The Etymology of the Name Gayton

There are several places in England called Gayton and for some of them the most likely origin is a combination of geit 'goat' and tun 'farmstead', therefore 'the farmstead of goats', but in this case it seems unlikely. Two other suggestions for the first element of the name are geat, the Saxon word for 'gateway', or in some cases 'roadway', and a hypothetical personal name Gæga, so its either 'the farmstead by the gateway/road' or 'the farmstead of Gæga'. The name has been recorded variously as Gaitone (1086A.D.), Gaytone (1227A.D.) and Gaytun (1272A.D.). (Gelling & Cole, p.171; Mills, p.149; Poulton-Smith, p.54)

Prehistoric and Roman Gayton (c.10,000B.C. - A.D.410)

There is no evidence for any human activity in Gayton prior to the early-Medieval or Anglo-Saxon period.

Early-Medieval Gayton (A.D.410 1066)

Physical evidence for the Anglo-saxon settlement of Gayton is sadly lacking, but we are assured that the village existed, at least during the latter part of this period, due to the documentary evidence presented in Domesday.

Domesday Gaitone (A.D.1086)

"[Land of Earl Roger] GAITONE (Gayton) and MERSETONE (Amerton). Wulfric and Gosbert hold from him. 1 hide. Land for 4 ploughs. In lordship 1. 10 villagers have 4 ploughs with 6 smallholders. Meadow, 6 acres; woodland 1 league long and ½ wide. Value 30s. Aelmer and Alric held them." (The Domesday Book, 1086, 8.13)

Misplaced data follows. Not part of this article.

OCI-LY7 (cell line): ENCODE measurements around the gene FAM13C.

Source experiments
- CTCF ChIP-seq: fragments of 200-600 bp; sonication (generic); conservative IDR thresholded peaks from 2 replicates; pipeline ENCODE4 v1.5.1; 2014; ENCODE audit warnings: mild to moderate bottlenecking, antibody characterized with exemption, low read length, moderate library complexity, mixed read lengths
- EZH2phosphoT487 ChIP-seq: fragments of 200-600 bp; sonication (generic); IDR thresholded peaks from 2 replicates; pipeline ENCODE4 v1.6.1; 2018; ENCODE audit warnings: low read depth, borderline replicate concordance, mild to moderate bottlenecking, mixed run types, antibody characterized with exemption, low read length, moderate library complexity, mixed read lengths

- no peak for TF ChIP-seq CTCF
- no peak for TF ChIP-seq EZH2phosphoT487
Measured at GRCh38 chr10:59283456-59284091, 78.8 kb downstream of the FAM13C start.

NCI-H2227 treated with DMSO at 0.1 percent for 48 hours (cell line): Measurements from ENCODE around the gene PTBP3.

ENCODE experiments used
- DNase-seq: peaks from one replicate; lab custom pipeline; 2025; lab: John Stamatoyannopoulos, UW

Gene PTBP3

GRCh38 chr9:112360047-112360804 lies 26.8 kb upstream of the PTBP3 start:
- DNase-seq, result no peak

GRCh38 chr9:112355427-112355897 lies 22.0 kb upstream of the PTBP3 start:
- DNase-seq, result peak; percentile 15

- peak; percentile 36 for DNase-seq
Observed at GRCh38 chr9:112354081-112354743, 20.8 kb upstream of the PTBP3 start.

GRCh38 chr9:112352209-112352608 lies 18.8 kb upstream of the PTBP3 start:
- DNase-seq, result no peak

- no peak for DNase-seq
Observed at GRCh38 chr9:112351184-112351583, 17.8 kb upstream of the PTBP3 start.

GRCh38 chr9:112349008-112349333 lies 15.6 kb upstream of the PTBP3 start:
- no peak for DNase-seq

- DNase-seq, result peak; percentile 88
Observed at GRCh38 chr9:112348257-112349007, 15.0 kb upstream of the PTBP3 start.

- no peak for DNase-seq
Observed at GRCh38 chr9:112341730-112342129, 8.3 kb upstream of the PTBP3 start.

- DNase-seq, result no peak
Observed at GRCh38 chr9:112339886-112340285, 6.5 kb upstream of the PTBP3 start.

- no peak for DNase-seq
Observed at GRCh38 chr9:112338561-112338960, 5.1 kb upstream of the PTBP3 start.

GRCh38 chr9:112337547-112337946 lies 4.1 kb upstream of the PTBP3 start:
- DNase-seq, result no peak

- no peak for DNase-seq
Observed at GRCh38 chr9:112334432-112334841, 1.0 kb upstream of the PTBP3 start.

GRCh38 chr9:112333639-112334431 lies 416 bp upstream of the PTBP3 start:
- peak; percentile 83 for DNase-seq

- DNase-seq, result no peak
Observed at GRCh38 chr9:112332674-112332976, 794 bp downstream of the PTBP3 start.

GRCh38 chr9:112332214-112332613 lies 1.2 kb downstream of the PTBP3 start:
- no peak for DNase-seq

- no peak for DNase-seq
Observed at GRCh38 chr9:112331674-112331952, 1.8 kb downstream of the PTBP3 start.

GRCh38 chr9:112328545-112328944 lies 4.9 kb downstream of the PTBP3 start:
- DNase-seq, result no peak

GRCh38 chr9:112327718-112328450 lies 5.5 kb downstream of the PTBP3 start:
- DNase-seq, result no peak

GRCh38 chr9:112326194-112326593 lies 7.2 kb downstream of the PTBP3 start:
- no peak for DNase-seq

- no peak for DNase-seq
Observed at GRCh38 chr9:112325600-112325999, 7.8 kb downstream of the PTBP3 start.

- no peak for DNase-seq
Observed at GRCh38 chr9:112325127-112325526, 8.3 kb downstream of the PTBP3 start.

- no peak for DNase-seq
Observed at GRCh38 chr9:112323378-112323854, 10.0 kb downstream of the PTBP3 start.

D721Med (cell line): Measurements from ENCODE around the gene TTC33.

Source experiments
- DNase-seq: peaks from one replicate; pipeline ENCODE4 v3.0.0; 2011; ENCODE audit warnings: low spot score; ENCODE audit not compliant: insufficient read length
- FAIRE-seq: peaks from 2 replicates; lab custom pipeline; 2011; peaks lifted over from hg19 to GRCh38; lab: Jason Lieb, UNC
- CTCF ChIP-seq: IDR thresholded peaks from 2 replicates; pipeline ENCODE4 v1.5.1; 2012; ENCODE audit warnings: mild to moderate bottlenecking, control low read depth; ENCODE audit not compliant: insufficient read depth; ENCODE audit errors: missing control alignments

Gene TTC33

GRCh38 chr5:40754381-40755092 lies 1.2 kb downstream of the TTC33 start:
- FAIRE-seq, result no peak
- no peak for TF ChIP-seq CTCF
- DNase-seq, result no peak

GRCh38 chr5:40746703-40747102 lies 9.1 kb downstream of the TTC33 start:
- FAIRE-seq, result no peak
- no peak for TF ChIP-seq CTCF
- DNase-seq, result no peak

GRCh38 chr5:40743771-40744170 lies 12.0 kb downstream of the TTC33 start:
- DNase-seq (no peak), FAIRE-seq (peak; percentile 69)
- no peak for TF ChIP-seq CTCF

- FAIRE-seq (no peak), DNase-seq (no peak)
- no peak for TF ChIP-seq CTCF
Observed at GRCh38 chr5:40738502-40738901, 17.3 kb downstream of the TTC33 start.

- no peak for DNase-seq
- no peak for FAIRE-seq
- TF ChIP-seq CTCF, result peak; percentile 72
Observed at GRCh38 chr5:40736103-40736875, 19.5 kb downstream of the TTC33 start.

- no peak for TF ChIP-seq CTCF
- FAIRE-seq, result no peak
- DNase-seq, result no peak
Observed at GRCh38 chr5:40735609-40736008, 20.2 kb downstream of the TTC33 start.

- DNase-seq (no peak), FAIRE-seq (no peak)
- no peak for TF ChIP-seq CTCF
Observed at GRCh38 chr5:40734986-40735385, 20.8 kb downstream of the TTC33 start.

The Domesday entry for Gayton is conflated with that of its neighbouring village of Amerton, and together they had a tax assessment of one 'hide', with about 480 acres of cleared arable land between them. 120 acres of this land was in the possession of the lords of the manor, and we may assume that the Saxon ceorl Wulfric who had been granted the land formerly held by his Saxon countryman Ælmer, held about 60 acres of land in Gayton while his neighbour in Amerton held a similar amount of land. The two villages had ten land-owning villagers or 'villeins' and a further eight tenant farmers who leased land from the lords of the manor, who, between them, could muster the four plough-teams of oxen required to make full use of the available farmland. The two villages also shared six acres of common meadowland and an area of woodland amounting to ¾ of a square mile or 480 acres.